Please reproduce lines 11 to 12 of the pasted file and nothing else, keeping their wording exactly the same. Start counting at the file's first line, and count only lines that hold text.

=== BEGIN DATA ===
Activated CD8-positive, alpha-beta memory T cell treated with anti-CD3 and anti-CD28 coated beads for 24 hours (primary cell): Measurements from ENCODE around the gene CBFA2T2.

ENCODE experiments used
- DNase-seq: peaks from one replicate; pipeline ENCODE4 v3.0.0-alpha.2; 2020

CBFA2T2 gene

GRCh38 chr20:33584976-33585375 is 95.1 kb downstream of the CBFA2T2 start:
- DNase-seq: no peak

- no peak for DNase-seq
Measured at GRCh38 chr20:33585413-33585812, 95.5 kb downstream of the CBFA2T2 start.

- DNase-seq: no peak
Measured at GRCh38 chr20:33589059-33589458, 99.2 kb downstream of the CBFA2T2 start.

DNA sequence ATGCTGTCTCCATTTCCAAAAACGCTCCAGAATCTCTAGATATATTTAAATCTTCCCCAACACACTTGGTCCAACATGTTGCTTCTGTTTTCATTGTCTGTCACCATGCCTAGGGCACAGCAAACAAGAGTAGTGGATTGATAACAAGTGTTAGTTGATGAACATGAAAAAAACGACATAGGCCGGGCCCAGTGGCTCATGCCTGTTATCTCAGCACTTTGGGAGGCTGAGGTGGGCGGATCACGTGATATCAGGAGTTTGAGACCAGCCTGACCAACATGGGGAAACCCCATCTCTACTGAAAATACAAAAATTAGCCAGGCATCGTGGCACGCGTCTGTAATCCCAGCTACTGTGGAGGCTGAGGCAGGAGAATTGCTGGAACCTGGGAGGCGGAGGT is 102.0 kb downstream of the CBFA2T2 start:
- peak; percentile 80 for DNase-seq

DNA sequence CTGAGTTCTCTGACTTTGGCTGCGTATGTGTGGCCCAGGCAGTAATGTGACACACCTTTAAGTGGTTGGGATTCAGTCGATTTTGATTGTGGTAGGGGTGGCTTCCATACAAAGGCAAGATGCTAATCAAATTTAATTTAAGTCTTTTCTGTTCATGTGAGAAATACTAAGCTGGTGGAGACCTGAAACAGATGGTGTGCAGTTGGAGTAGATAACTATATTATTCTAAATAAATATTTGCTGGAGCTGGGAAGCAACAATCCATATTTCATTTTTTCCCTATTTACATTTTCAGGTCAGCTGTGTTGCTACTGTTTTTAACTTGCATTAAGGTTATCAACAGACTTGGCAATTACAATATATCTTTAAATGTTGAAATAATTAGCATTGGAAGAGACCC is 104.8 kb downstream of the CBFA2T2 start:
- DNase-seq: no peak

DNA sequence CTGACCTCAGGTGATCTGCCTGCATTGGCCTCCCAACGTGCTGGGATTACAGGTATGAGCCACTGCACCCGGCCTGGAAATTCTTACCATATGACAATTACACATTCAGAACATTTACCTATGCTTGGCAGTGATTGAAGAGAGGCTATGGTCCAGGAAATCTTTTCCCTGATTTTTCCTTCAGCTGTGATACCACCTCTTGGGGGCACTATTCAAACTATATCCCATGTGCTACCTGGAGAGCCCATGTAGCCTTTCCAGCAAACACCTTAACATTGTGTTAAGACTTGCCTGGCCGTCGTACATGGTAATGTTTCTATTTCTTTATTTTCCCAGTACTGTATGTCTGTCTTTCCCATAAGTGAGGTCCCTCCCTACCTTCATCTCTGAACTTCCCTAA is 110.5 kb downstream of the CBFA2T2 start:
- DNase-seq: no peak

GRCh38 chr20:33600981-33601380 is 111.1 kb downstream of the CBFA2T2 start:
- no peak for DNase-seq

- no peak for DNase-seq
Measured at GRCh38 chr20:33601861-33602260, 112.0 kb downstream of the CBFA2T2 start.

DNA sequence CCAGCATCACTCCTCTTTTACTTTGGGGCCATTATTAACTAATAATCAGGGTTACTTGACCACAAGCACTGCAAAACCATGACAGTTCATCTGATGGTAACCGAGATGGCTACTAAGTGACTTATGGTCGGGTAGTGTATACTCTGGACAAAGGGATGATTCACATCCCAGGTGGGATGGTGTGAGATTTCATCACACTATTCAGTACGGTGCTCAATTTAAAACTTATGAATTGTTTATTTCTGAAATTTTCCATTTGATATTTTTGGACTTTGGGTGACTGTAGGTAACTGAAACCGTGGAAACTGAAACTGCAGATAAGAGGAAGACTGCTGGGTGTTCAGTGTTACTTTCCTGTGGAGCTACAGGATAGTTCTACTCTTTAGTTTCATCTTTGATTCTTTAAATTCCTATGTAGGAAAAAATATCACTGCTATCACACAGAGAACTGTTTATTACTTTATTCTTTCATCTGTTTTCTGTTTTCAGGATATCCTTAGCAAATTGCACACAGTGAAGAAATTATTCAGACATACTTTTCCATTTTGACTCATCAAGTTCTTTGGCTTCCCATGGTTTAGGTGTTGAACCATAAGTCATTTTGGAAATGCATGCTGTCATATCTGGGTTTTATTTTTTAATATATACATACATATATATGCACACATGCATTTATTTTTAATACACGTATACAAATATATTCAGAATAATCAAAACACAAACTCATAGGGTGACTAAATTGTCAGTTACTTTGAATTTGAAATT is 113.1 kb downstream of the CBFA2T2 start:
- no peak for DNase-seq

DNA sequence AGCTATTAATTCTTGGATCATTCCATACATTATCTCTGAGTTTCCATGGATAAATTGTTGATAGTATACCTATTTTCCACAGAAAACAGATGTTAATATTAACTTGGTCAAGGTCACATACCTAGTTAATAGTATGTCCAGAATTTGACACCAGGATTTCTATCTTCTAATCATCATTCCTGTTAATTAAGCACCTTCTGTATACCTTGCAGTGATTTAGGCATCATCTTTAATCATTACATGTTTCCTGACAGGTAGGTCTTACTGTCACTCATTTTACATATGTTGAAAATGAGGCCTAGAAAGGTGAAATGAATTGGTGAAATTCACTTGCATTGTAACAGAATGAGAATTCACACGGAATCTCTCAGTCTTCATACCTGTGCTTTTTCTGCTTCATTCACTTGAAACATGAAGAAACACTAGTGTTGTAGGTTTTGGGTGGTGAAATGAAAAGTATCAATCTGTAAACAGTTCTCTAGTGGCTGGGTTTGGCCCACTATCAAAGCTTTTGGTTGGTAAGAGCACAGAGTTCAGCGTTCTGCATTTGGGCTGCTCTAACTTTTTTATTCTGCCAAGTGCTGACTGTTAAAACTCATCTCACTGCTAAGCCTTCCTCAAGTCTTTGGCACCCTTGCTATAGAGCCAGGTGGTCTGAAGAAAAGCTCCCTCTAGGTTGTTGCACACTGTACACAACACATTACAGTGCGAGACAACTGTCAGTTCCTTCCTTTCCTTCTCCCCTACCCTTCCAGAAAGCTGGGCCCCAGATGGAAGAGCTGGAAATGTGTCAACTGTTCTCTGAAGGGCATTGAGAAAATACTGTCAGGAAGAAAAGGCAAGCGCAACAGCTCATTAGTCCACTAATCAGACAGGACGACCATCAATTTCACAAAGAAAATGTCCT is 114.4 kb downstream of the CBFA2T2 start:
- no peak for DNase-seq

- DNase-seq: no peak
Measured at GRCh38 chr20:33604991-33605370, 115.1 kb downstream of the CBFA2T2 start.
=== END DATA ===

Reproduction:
DNA sequence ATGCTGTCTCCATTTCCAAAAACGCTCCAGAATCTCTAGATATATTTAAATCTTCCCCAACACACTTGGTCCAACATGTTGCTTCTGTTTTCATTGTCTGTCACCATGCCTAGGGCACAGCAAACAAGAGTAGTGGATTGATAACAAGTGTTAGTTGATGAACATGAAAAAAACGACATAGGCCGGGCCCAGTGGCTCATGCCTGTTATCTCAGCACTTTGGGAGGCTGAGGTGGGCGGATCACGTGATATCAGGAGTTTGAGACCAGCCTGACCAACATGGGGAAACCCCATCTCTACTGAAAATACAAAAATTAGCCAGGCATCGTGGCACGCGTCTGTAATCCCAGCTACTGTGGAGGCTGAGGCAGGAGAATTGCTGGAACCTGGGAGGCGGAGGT is 102.0 kb downstream of the CBFA2T2 start:
- peak; percentile 80 for DNase-seq